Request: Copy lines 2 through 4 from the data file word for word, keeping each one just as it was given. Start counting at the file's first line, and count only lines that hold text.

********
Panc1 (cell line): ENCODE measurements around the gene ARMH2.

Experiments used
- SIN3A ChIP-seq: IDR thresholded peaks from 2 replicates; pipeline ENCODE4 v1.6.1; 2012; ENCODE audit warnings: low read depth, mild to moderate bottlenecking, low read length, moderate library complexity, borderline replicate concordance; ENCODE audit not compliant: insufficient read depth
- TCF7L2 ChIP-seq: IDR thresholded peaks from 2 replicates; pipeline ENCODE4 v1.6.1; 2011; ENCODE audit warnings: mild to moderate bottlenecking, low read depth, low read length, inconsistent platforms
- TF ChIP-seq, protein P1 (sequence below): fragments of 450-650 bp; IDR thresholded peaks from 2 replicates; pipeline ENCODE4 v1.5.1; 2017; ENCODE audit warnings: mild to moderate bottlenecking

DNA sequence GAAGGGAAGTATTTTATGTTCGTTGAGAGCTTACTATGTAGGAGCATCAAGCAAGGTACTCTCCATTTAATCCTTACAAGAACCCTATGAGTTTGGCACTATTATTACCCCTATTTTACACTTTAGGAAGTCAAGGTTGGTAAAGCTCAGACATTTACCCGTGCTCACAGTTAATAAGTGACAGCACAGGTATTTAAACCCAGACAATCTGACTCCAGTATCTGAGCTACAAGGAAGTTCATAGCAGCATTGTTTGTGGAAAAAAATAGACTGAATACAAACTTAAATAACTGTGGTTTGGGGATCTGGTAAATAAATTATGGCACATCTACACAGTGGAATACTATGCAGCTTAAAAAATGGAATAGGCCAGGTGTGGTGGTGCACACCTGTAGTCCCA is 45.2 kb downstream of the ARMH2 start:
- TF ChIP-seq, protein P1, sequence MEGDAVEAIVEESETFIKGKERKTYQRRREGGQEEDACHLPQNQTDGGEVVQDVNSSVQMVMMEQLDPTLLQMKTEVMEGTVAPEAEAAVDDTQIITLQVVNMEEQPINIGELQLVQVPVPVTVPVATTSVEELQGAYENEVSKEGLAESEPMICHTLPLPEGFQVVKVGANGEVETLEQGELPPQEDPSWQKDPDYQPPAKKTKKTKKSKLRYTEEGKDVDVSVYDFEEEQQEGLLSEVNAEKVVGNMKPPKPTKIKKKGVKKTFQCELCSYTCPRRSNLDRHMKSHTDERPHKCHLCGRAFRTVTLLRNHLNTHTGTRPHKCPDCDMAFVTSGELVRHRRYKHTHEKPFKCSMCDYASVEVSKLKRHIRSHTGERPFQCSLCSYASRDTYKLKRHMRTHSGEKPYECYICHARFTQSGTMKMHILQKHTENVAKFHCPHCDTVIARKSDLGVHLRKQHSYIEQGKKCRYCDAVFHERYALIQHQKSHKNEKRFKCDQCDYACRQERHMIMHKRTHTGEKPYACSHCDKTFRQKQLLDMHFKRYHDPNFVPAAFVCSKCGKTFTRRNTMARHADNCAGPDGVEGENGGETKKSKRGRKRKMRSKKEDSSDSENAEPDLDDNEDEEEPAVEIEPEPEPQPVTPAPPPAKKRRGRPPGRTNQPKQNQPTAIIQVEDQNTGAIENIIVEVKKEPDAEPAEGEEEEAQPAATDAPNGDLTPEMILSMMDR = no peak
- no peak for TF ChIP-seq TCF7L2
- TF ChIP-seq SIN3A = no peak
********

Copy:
Experiments used
- SIN3A ChIP-seq: IDR thresholded peaks from 2 replicates; pipeline ENCODE4 v1.6.1; 2012; ENCODE audit warnings: low read depth, mild to moderate bottlenecking, low read length, moderate library complexity, borderline replicate concordance; ENCODE audit not compliant: insufficient read depth
- TCF7L2 ChIP-seq: IDR thresholded peaks from 2 replicates; pipeline ENCODE4 v1.6.1; 2011; ENCODE audit warnings: mild to moderate bottlenecking, low read depth, low read length, inconsistent platforms